NYT: U.S.-China Meeting’s Aim: Personal Diplomacy
When Tom Donilon, President Obama’s national security adviser, met with President Xi Jinping in Beijing last week to discuss his coming visit to the United States, China’s newly minted leader told him he wanted a conversation with Mr. Obama that did not involve diplomatic talking points. As if to underscore the message, he ignored the notes sitting in front of him. When Mr. Xi arrives on Friday for his first visit as president, Mr. Obama will make his own symbolic gesture, welcoming him amid the olive trees and artificial lakes of a 200-acre California estate. In more than six hours of meetings over two days, with ample time for dinner and a sunset stroll beneath the San Jacinto Mountains, administration officials hope Mr. Obama and Mr. Xi, who met for the first time last year in Washington, will really get to know each other, while exchanging ideas about how best to manage a complex, sometimes combustible relationship between the world’s two biggest economies.
ALSO SEE: NYT: China’s First Lady Won’t See U.S. Counterpart on Visit
San Jose Mercury News: Obama in San Jose to speak on 'Obamacare' on Friday
President Barack Obama will come to San Jose on Friday to tout California as proof that his "Obamacare" health care reforms are working. The White House on Tuesday announced the policy address, which follows the president's appearances Thursday at a pair of fundraisers for Senate Democrats. It's not yet clear where the president's address will be or whether it will be open to the public. This trip could be a chance for Obama to "take the spotlight off of the IRS, the AP issues, Benghazi - all these things that individually may or may not amount to much, but collectively cast a shadow over a guy who's trying to get things moving in his second term and instead finds himself in neutral, at best," said San Jose State University political expert Larry Gerston. But it might not be a cakewalk, either, as some of his deep-pocketed local supporters could ask tough questions at the fundraisers.
USA Today: GOP senators say immigration bill has 'serious flaws'
As the Senate prepares to debate a sweeping immigration bill that would allow the nation's 11 million unauthorized immigrants to become U.S. citizens, some Republicans, including one who helped write the law, are sounding skeptical about its chances of clearing the chamber. Four senators penned a letter to their colleagues Tuesday saying the bill has "serious flaws" and laid out nine areas where they say significant change is needed before the bill can pass the full Senate. "We need immigration reform, but the American people deserve better than a 1,000-page bill that makes our immigration system more complex and less accountable without truly ensuring border security," the letter read. "Americans expect their government to end the lawlessness, not surrender to it." The letter was written by four senators who already voted against the bill when it passed the Senate Judiciary Committee on a 13-5 vote last month: Sen. Ted Cruz, R-Texas; Sen. Chuck Grassley, R-Iowa; Sen. Mike Lee, R-Utah, and Sen. Jeff Sessions, R-Ala.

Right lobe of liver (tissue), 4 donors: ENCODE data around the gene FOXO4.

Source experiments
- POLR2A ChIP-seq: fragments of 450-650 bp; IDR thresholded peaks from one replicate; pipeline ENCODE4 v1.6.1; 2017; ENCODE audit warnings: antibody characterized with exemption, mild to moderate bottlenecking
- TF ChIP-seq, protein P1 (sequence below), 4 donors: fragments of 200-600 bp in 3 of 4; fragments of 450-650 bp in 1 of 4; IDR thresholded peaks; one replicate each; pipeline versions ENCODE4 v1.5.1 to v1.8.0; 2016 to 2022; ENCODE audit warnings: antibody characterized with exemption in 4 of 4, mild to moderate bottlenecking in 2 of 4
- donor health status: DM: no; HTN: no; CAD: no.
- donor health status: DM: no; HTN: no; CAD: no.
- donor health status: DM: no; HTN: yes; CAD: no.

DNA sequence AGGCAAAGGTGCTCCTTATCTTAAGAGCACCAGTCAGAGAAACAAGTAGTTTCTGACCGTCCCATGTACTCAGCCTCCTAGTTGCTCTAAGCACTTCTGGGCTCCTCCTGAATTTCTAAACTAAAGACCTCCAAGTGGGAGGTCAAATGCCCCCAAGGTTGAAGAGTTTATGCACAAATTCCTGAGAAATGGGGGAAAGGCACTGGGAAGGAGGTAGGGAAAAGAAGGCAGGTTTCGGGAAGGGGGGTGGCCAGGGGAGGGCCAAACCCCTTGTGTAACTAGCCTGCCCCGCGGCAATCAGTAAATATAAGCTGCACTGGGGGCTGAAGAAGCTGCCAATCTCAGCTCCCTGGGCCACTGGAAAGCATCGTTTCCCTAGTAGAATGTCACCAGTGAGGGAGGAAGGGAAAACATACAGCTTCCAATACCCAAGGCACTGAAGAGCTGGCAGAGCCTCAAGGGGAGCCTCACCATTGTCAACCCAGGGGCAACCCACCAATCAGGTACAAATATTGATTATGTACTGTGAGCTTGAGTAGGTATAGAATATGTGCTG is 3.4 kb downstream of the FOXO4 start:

Politico: John Cornyn’s big ideas on immigration
Senate Minority Whip John Cornyn intends to introduce a sweeping amendment to the immigration bill when it goes on the floor next week, seeking to replace an entire section devoted to border security and tweak the national security and criminal justice titles. Sen. Marco Rubio (R-Fla.), one of the members of the Senate’s bipartisan Gang of Eight, has been working with Cornyn on the amendment “for weeks,” a Rubio aide said. The Texas Republican wants stricter border patrol provisional “triggers” before registered immigrants are allowed to apply for green card status. His amendment would require 100 percent operational control of the Southern borders and that 90 percent of illegal border crossers be apprehended. It would also require 100 percent border surveillance, or situational awareness, of each one-mile segment of the Southern border and installment of a national E-Verify system before registered immigrants can pursue green cards.
Politico: GOP whip Kevin McCarthy hopes Heritage hire Mike Franc can help mend fences
A key member of House Speaker John Boehner’s leadership team is hiring The Heritage Foundation’s top Capitol Hill hand as his policy director, an appointment that could help bolster GOP leadership’s rocky relationship with the party’s right wing. The Republican leadership has had difficulty controlling House conservatives, many of whom came to Washington skeptical of government, squeamish about leadership’s motives and unwilling to change. After surviving a challenge to his speakership in January, Boehner has had to pull bills from the floor or rely on Democratic votes to get things passed. Majority Whip Kevin McCarthy — the man charged with counting those votes — is moving to beef up GOP leadership’s credibility with the right by hiring Mike Franc, The Heritage Foundation’s vice president of congressional relations. The strategy: Franc’s close, personal relationships with conservative lawmakers combined with strong policy chops and the imprimatur of the Heritage brand will serve as a stamp of approval for a GOP agenda that’s been stymied.
CNN: Representatives knock Sen. Saxby Chambliss' comments on sexual assault